### Little-Endian Bits to Little-Endian Bytes #

$\overline{\underline{\Function \lebitstolebytes(\bits_\Le: \Bit^{[m]}) \rightarrow \Bit^{[n]}}}$
$\line{1}{\bi}{\bits_\Le: \Bit^{[n]} = \bits_\Le \concat 0^{[m \thin\MOD\thin 8]}}$
$\line{2}{\bi}{\bits_\lebytes: \Bit^{[n]} = [\ ]}$
$\line{3}{\bi}{\for i \in [n / 8]:}$
$\line{4}{\bi}{\quad \byte_\Le: \Bit^{[8]} = \bits_\Le[i * 8 \thin\ldotdot\thin (i + 1) * 8]}$
$\line{5}{\bi}{\quad \byte_\be: \Bit^{[8]} = \reverse(\byte_\Le)}$
$\line{6}{\bi}{\quad \bits_\lebytes\dot\extend(\byte_\be)}$
$\line{7}{\bi}{\return \bits_\lebytes}$


### Little-Endian Bytes to Little-Endian Bits #

The length $n$ of $\bits$ must be divisible by 8 (must contain an integer number of bytes).

$\overline{\underline{\Function \lebytestolebits(\bits_\lebytes: \Bit^{[n]}) \rightarrow \Bit^{[n]}}}$
$\line{1}{\bi}{\assert(n \MOD 8 = 0)}$
$\line{2}{\bi}{\bits_\Le: \Bit^{[n]} = [\ ]}$
$\line{3}{\bi}{\for i \in [n / 8]:}$
$\line{4}{\bi}{\quad \byte_\be: \Bit^{[8]} = \bits_\lebytes[i * 8 \thin\ldotdot\thin (i + 1) * 8]}$
$\line{5}{\bi}{\quad \byte_\Le: \Bit^{[8]} = \reverse(\byte_\be)}$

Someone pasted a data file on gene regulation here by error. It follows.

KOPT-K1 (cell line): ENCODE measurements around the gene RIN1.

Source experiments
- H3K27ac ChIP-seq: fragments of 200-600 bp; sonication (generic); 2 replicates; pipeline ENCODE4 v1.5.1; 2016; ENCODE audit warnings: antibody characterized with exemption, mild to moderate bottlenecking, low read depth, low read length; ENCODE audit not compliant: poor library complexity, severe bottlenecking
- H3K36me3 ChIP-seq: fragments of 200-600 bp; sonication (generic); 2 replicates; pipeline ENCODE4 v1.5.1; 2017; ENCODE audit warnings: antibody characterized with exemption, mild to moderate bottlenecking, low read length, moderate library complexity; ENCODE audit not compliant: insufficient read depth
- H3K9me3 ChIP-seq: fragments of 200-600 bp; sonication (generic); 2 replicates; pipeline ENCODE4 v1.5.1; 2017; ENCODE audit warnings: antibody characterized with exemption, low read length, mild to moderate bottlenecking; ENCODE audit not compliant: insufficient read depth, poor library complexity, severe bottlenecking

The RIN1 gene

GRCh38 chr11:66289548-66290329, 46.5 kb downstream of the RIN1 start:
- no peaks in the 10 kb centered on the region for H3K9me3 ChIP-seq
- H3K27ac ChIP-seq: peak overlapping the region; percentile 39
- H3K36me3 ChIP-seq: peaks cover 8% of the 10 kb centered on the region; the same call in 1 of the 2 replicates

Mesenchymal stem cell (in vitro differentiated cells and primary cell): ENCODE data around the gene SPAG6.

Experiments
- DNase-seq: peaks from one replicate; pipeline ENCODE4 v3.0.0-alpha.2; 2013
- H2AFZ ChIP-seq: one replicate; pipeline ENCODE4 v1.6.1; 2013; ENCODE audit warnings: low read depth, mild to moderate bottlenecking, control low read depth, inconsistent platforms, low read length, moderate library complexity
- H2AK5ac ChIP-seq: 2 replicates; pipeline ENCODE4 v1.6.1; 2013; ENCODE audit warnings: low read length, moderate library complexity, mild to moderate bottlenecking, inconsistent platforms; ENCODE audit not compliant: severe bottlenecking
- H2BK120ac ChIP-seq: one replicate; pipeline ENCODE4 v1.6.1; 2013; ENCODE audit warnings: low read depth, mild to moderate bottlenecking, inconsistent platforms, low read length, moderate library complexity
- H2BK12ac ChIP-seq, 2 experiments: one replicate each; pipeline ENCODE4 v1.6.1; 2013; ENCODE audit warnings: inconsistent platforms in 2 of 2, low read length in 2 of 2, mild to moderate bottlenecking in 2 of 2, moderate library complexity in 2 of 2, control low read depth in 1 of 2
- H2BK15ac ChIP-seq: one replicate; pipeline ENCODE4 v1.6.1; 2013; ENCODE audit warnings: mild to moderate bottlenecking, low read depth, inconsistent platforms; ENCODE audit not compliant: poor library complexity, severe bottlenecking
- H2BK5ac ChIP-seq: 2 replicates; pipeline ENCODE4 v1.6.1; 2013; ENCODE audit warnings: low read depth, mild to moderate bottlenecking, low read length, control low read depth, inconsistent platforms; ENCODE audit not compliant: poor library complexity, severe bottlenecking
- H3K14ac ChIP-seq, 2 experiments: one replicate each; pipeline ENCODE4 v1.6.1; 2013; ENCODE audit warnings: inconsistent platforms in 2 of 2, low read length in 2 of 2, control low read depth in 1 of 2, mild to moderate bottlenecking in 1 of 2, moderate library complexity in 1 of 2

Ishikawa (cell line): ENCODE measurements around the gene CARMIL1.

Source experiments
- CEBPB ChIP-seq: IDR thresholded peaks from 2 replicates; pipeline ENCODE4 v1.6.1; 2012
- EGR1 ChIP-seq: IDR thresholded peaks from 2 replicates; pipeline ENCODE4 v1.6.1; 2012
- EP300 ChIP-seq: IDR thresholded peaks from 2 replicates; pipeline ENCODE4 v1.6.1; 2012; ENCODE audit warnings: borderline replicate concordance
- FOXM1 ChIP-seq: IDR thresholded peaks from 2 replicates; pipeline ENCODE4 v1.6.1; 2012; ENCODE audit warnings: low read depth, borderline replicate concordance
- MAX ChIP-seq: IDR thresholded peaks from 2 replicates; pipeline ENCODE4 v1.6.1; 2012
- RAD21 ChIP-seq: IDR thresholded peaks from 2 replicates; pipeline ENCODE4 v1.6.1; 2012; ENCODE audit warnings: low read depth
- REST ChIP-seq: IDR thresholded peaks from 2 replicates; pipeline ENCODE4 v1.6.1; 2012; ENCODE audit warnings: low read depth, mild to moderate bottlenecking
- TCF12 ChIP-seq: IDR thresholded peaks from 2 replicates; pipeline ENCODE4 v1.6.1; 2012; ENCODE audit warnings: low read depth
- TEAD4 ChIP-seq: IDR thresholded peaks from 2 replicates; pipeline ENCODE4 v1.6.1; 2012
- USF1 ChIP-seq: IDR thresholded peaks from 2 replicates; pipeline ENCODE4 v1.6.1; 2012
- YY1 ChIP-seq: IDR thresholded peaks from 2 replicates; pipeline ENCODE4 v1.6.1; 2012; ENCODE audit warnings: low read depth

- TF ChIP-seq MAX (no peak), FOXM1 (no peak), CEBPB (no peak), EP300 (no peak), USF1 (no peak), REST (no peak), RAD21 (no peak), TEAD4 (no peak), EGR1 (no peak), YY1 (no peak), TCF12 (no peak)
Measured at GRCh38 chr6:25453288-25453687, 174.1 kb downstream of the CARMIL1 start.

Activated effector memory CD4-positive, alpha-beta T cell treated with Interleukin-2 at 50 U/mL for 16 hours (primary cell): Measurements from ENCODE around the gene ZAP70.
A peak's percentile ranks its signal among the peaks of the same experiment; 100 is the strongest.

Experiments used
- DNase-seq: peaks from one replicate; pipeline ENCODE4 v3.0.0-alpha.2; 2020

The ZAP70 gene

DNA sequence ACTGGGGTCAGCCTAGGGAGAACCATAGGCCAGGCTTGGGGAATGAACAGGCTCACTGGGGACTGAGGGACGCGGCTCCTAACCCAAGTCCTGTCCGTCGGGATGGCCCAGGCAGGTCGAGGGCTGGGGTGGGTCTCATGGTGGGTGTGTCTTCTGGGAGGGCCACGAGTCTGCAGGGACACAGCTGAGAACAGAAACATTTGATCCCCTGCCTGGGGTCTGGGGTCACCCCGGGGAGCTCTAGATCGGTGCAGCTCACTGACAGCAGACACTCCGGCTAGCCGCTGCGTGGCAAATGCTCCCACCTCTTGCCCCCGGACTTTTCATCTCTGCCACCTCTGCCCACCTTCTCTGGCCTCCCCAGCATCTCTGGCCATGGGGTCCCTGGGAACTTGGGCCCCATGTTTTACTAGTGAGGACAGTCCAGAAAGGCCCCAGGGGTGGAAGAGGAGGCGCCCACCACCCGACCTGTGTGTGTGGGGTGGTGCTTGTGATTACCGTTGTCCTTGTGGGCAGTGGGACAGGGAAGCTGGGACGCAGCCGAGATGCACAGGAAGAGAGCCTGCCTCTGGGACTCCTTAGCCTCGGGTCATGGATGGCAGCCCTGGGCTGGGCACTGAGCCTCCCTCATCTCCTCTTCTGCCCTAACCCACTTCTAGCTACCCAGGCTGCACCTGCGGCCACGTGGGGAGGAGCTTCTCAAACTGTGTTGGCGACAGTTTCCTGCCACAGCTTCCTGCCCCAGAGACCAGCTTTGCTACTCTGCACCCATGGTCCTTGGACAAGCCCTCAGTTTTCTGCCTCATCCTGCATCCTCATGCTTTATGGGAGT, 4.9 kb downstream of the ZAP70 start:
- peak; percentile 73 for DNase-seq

$\line{6}{\bi}{\quad \bits_\Le\dot\extend(\byte_\Le)}$
$\line{7}{\bi}{\return \bits_\Le}$


## Filecoin Proofs Terminology #

### PoRep and PoSt #

The Filecoin protocol has three proof variants: PoRep (proof-of-replication), Winning PoSt (proof-of-spacetime), and Window PoSt. The two PoSt variants, Winning and Window, are identical aside from their number of Merkle challenges and number of replica $\TreeR$'s for which the Merkle challenges are made.

A PoRep proof (and PoRep proof batch) are made for a single replica, whereas a PoSt proof (and proof batch) are made using one or more replicas determined by the constants $N_{\replicas / k \thin \aww} \thin$.

### Vanilla Proofs v.s. SNARKs #

Each proof variant is proven in two ways: vanilla (non-SNARK) and SNARK.

Vanilla proofs are used to instantiate an instance of a proof variant’s circuit. A circuit instance is then used to generate a $\GrothProof$.

### Partitions Proofs and Batches #